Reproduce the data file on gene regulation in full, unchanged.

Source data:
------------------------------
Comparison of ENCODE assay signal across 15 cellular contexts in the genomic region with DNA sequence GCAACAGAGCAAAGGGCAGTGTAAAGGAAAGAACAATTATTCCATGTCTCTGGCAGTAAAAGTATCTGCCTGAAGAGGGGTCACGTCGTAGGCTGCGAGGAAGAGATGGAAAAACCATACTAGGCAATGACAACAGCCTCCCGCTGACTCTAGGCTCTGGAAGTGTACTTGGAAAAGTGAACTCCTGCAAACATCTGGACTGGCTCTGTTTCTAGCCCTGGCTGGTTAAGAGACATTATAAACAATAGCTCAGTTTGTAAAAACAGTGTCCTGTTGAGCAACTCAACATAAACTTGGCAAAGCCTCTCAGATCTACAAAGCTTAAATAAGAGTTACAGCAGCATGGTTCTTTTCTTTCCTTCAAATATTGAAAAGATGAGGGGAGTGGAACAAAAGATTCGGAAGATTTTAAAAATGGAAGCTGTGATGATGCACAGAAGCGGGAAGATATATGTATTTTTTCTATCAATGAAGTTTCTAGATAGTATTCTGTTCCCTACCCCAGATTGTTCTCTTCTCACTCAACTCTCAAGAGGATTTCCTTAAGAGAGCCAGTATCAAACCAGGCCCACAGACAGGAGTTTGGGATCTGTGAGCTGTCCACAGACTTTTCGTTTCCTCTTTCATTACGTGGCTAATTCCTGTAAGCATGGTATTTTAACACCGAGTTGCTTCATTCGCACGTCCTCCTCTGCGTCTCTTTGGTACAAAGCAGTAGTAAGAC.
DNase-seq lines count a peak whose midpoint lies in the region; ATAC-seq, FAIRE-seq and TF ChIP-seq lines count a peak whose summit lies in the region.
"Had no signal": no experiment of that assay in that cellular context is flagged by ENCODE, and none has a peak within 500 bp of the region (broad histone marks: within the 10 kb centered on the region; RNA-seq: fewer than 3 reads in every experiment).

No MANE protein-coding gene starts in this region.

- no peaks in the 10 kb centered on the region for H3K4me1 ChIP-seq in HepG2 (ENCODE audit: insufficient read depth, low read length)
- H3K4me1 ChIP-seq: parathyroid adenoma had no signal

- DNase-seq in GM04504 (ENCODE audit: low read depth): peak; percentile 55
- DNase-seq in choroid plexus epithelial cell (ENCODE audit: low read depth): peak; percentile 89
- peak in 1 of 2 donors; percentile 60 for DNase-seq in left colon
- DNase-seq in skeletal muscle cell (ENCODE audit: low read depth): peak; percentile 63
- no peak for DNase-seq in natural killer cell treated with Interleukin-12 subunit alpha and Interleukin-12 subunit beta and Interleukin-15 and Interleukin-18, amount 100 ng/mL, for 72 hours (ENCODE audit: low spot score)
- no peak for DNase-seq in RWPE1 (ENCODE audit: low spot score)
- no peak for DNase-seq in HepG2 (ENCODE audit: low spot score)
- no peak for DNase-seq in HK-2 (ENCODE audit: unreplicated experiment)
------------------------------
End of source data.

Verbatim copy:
Comparison of ENCODE assay signal across 15 cellular contexts in the genomic region with DNA sequence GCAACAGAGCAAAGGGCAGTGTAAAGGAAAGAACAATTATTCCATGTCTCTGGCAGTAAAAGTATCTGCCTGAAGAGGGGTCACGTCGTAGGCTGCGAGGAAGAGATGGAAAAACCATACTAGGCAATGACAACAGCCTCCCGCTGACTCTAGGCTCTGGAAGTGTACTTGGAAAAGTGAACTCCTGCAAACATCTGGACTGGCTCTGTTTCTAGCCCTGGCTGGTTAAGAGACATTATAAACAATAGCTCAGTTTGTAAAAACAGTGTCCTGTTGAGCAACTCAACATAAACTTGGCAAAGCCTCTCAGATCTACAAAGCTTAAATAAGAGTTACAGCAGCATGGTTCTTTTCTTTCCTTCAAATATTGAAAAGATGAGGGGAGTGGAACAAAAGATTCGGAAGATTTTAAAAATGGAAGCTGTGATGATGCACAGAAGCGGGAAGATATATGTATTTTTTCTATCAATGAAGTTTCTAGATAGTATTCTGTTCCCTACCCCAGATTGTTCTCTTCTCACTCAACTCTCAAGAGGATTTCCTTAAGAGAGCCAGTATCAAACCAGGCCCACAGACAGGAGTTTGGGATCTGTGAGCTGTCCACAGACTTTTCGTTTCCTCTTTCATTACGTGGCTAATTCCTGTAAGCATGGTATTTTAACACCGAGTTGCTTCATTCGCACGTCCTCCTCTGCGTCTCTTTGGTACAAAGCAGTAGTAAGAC.
DNase-seq lines count a peak whose midpoint lies in the region; ATAC-seq, FAIRE-seq and TF ChIP-seq lines count a peak whose summit lies in the region.
"Had no signal": no experiment of that assay in that cellular context is flagged by ENCODE, and none has a peak within 500 bp of the region (broad histone marks: within the 10 kb centered on the region; RNA-seq: fewer than 3 reads in every experiment).

No MANE protein-coding gene starts in this region.

- no peaks in the 10 kb centered on the region for H3K4me1 ChIP-seq in HepG2 (ENCODE audit: insufficient read depth, low read length)
- H3K4me1 ChIP-seq: parathyroid adenoma had no signal

- DNase-seq in GM04504 (ENCODE audit: low read depth): peak; percentile 55
- DNase-seq in choroid plexus epithelial cell (ENCODE audit: low read depth): peak; percentile 89
- peak in 1 of 2 donors; percentile 60 for DNase-seq in left colon
- DNase-seq in skeletal muscle cell (ENCODE audit: low read depth): peak; percentile 63
- no peak for DNase-seq in natural killer cell treated with Interleukin-12 subunit alpha and Interleukin-12 subunit beta and Interleukin-15 and Interleukin-18, amount 100 ng/mL, for 72 hours (ENCODE audit: low spot score)
- no peak for DNase-seq in RWPE1 (ENCODE audit: low spot score)
- no peak for DNase-seq in HepG2 (ENCODE audit: low spot score)
- no peak for DNase-seq in HK-2 (ENCODE audit: unreplicated experiment)